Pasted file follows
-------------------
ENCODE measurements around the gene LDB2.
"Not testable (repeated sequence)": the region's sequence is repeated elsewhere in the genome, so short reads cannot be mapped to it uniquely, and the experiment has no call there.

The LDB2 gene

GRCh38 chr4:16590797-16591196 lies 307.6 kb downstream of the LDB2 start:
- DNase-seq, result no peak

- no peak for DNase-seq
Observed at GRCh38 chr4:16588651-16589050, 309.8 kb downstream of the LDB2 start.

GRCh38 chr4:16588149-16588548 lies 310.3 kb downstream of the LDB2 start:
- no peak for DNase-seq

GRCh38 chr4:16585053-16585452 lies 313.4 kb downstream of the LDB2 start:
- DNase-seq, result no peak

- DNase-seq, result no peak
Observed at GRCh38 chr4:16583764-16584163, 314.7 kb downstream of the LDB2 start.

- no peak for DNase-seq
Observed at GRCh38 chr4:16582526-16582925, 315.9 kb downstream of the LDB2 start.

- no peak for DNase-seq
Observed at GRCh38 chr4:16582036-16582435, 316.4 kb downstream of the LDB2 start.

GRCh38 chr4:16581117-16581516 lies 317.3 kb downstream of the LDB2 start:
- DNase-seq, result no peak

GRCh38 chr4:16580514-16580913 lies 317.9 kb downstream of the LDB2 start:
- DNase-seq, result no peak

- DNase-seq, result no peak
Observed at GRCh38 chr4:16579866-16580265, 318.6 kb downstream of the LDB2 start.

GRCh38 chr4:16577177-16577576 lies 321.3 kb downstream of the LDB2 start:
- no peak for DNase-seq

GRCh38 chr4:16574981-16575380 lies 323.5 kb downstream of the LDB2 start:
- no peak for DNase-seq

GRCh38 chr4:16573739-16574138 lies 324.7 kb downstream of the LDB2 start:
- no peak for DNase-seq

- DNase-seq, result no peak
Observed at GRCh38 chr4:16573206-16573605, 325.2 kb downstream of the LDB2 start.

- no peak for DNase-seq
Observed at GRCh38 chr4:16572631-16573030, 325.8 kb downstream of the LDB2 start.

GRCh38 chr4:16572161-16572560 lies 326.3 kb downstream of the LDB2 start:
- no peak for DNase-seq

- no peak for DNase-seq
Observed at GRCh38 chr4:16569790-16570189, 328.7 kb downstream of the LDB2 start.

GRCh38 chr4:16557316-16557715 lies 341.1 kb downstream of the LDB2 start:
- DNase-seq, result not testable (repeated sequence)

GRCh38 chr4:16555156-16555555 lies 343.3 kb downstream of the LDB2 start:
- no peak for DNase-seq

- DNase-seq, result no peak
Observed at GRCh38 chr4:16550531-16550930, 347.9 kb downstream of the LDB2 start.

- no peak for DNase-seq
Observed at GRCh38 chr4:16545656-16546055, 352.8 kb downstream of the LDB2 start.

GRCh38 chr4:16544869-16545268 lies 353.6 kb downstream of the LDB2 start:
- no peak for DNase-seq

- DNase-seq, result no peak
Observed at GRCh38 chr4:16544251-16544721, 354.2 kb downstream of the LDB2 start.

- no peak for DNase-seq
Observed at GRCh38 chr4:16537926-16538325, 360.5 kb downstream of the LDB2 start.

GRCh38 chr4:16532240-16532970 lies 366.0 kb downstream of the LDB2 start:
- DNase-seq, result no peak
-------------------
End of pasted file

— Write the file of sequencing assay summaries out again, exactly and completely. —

ENCODE measurements around the gene LDB2.
"Not testable (repeated sequence)": the region's sequence is repeated elsewhere in the genome, so short reads cannot be mapped to it uniquely, and the experiment has no call there.

The LDB2 gene

GRCh38 chr4:16590797-16591196 lies 307.6 kb downstream of the LDB2 start:
- DNase-seq, result no peak

- no peak for DNase-seq
Observed at GRCh38 chr4:16588651-16589050, 309.8 kb downstream of the LDB2 start.

GRCh38 chr4:16588149-16588548 lies 310.3 kb downstream of the LDB2 start:
- no peak for DNase-seq

GRCh38 chr4:16585053-16585452 lies 313.4 kb downstream of the LDB2 start:
- DNase-seq, result no peak

- DNase-seq, result no peak
Observed at GRCh38 chr4:16583764-16584163, 314.7 kb downstream of the LDB2 start.

- no peak for DNase-seq
Observed at GRCh38 chr4:16582526-16582925, 315.9 kb downstream of the LDB2 start.

- no peak for DNase-seq
Observed at GRCh38 chr4:16582036-16582435, 316.4 kb downstream of the LDB2 start.

GRCh38 chr4:16581117-16581516 lies 317.3 kb downstream of the LDB2 start:
- DNase-seq, result no peak

GRCh38 chr4:16580514-16580913 lies 317.9 kb downstream of the LDB2 start:
- DNase-seq, result no peak

- DNase-seq, result no peak
Observed at GRCh38 chr4:16579866-16580265, 318.6 kb downstream of the LDB2 start.

GRCh38 chr4:16577177-16577576 lies 321.3 kb downstream of the LDB2 start:
- no peak for DNase-seq

GRCh38 chr4:16574981-16575380 lies 323.5 kb downstream of the LDB2 start:
- no peak for DNase-seq

GRCh38 chr4:16573739-16574138 lies 324.7 kb downstream of the LDB2 start:
- no peak for DNase-seq

- DNase-seq, result no peak
Observed at GRCh38 chr4:16573206-16573605, 325.2 kb downstream of the LDB2 start.

- no peak for DNase-seq
Observed at GRCh38 chr4:16572631-16573030, 325.8 kb downstream of the LDB2 start.

GRCh38 chr4:16572161-16572560 lies 326.3 kb downstream of the LDB2 start:
- no peak for DNase-seq

- no peak for DNase-seq
Observed at GRCh38 chr4:16569790-16570189, 328.7 kb downstream of the LDB2 start.

GRCh38 chr4:16557316-16557715 lies 341.1 kb downstream of the LDB2 start:
- DNase-seq, result not testable (repeated sequence)

GRCh38 chr4:16555156-16555555 lies 343.3 kb downstream of the LDB2 start:
- no peak for DNase-seq

- DNase-seq, result no peak
Observed at GRCh38 chr4:16550531-16550930, 347.9 kb downstream of the LDB2 start.

- no peak for DNase-seq
Observed at GRCh38 chr4:16545656-16546055, 352.8 kb downstream of the LDB2 start.

GRCh38 chr4:16544869-16545268 lies 353.6 kb downstream of the LDB2 start:
- no peak for DNase-seq

- DNase-seq, result no peak
Observed at GRCh38 chr4:16544251-16544721, 354.2 kb downstream of the LDB2 start.

- no peak for DNase-seq
Observed at GRCh38 chr4:16537926-16538325, 360.5 kb downstream of the LDB2 start.

GRCh38 chr4:16532240-16532970 lies 366.0 kb downstream of the LDB2 start:
- DNase-seq, result no peak